The dot product between two vectors is based on the projection of one vector onto another. Let”s imagine we have two vectors $vc{a}$ and $vc{b}$, and we want to calculate how much of $vc{a}$ is pointing in the same direction as the vector $vc{b}$. We want a quantity that would be positive if the two vectors are pointingin similar directions, zero if they are perpendicular, and negativeif the two vectors are pointing in nearly opposite directions.We will define the dot product between the vectors to capture these quantities.

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But first, notice that the question “how much of $vc{a}$ is pointing in the same direction as the vector $vc{b}$” does not have anything to do with the magnitude (or length) of $vc{b}$; it is based only on its direction.(Recall that a vector has a magnitude and a direction.) The answer to this question should not depend on the magnitude of $vc{b}$, only its direction. To sidestep any confusion caused by the magnitude of $vc{b}$, let”s scale the vector so that it has length one. In other words, let”s replace $vc{b}$ with the unit vector that points in the same direction as $vc{b}$.We”ll call this vector $vc{u}$, which is defined by$$vc{u} = frac{vc{b}}{|vc{b}|}.$$

The dot product of $vc{a}$ with unit vector $vc{u}$, denoted$vc{a} cdot vc{u}$, is defined to be the projection of $vc{a}$ inthe direction of $vc{u}$, or the amount that $vc{a}$ is pointing inthe same direction as unit vector $vc{u}$.Let”s assume for a moment that $vc{a}$ and $vc{u}$ are pointing insimilar directions.Then, you can imagine $vc{a} cdot vc{u}$ as the length of the shadow of $vc{a}$ onto $vc{u}$ if their tails were together and thesun was shining from a direction perpendicular to $vc{u}$.By forming a right triangle with $vc{a}$ and this shadow, youcan use geometry to calculate that egin{gather}vc{a} cdot vc{u} = |vc{a}| cos heta, label{dot_product_unit}end{gather}where $ heta$ is the angle between $vc{a}$ and $vc{u}$.

If $vc{a}$ and $vc{u}$ were perpendicular, there would be no shadow. That corresponds to the case when $cos heta = cos pi/2 =0$and $vc{a} cdot vc{u}=0$. If the angle $ heta$ between $vc{a}$ and $vc{u}$ were larger than $pi/2$,then the shadow wouldn”t hit $vc{u}$. Since in this case $cos heta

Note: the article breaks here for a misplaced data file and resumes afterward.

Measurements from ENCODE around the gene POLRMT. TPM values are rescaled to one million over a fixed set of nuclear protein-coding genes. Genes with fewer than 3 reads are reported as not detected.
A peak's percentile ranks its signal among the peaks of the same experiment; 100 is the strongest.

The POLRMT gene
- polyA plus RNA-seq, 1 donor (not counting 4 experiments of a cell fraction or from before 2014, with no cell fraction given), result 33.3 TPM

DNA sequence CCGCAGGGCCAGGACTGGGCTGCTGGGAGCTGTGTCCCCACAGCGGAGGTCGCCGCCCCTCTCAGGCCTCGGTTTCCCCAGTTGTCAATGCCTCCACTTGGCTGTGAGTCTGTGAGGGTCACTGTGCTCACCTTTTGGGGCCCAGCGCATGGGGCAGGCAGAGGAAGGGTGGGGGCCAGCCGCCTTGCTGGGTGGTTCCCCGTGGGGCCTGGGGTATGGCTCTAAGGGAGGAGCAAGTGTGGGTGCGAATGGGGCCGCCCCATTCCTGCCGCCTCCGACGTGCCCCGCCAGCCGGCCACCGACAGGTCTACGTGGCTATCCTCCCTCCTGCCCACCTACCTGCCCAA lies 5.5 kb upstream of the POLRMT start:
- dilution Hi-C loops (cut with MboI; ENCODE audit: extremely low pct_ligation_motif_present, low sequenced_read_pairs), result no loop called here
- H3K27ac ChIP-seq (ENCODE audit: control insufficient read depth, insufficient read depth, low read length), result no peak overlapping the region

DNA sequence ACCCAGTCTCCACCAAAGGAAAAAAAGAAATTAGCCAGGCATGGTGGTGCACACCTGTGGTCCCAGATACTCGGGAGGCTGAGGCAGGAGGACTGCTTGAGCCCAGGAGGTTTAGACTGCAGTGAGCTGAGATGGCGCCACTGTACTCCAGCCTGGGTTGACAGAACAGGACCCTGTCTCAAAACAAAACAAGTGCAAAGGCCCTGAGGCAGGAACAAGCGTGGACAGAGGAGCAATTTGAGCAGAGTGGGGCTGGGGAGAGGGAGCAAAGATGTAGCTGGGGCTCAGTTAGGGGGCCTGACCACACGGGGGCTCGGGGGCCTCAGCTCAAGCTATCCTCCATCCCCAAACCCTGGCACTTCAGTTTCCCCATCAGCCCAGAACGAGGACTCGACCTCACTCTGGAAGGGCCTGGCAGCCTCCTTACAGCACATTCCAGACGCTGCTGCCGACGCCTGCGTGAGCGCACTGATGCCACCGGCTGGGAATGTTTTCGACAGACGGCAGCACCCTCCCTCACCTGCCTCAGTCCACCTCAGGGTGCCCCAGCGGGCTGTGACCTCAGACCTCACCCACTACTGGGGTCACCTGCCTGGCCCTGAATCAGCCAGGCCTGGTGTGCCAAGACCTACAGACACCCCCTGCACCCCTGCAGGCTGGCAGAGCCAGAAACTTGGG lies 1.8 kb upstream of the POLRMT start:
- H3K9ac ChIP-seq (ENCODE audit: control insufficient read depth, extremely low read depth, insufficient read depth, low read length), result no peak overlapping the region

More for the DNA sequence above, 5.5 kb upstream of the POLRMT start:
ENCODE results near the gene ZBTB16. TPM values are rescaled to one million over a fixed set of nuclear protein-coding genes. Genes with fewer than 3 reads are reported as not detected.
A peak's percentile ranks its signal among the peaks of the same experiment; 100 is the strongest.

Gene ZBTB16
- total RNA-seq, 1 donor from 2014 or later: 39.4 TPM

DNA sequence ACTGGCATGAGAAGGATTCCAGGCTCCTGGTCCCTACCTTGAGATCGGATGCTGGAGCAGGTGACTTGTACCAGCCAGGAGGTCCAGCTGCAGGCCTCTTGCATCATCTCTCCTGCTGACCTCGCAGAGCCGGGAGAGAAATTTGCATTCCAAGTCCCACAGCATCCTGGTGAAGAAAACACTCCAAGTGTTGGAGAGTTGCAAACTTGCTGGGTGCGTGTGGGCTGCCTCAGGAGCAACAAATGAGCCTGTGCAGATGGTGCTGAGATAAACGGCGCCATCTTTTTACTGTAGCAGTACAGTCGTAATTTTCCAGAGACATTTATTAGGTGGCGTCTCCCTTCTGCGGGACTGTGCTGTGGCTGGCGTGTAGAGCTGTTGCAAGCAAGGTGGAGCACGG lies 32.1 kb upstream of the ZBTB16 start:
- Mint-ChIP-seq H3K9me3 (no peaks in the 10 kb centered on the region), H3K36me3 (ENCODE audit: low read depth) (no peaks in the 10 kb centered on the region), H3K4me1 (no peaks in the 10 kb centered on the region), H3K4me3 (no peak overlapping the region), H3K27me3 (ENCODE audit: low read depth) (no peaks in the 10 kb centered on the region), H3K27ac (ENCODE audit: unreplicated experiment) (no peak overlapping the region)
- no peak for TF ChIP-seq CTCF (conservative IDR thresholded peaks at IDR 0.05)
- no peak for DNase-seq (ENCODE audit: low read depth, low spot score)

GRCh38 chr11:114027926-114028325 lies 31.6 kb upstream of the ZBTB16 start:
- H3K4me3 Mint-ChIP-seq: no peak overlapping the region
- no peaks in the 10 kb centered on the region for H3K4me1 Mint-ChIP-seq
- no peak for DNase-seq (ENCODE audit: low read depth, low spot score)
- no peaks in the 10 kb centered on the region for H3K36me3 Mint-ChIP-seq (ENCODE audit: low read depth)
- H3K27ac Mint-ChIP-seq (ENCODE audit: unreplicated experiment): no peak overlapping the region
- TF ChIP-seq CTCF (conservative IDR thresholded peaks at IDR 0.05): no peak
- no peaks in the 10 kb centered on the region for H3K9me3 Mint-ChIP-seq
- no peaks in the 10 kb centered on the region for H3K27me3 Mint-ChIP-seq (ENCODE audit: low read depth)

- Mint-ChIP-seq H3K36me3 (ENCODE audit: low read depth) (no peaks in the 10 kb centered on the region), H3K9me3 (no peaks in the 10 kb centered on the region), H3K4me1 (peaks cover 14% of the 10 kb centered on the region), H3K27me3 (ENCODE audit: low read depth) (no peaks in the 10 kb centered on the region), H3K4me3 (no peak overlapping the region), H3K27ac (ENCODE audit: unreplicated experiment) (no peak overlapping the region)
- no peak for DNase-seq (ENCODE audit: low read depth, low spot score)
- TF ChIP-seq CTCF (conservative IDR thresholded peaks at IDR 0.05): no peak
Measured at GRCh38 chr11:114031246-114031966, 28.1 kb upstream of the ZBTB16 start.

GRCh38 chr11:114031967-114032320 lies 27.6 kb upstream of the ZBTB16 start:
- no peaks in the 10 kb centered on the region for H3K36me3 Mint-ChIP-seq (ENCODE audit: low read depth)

In the following interactive applet, you can explore thisgeometric intrepretation of the dot product, and observe how it depends on the vectors and the angle between them. (The reported number shouldn”tdepend on the length of $|vc{b}|$ since we divided by that magnitude.)

The dot product as projection. The dot product of the vectors $vc{a}$ (in blue) and $vc{b}$ (in green), when divided by the magnitude of $vc{b}$, is the projection of $vc{a}$ onto $vc{b}$. This projection is illustrated by the red line segment from the tail of $vc{b}$ to the projection of the head of $vc{a}$ on $vc{b}$. You can change the vectors $vc{a}$ and $vc{b}$ by dragging the points at their ends or dragging the vectors themselves. Notice how the dot product is positive for acute angles and negative for obtuse angles. The reported number does not depend on $|vc{b}|$ only because we”ve divided through by that magnitude.

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More information about applet.

The geometric definition of equation eqref{dot_product_definition} makes the properties of the dot product clear. One can see immediately from the formula that the dot product $vc{a}cdotvc{b}$ is positive for acute angles and negative for obtuse angles.The formula demonstrates that the dot product grows linearly with the length of both vectors and is commutative, i.e., $vc{a} cdot vc{b} = vc{b} cdot vc{a}$.

However, the geometric formula eqref{dot_product_definition} is not convenient for calculating the dot product when we are given the vectors $vc{a}$ and $vc{b}$ in terms of their components.To facilitate such calculations, we derive a formula for the dot product in terms of vector components.With such formula in hand, we can run through examples of calculating the dot product.

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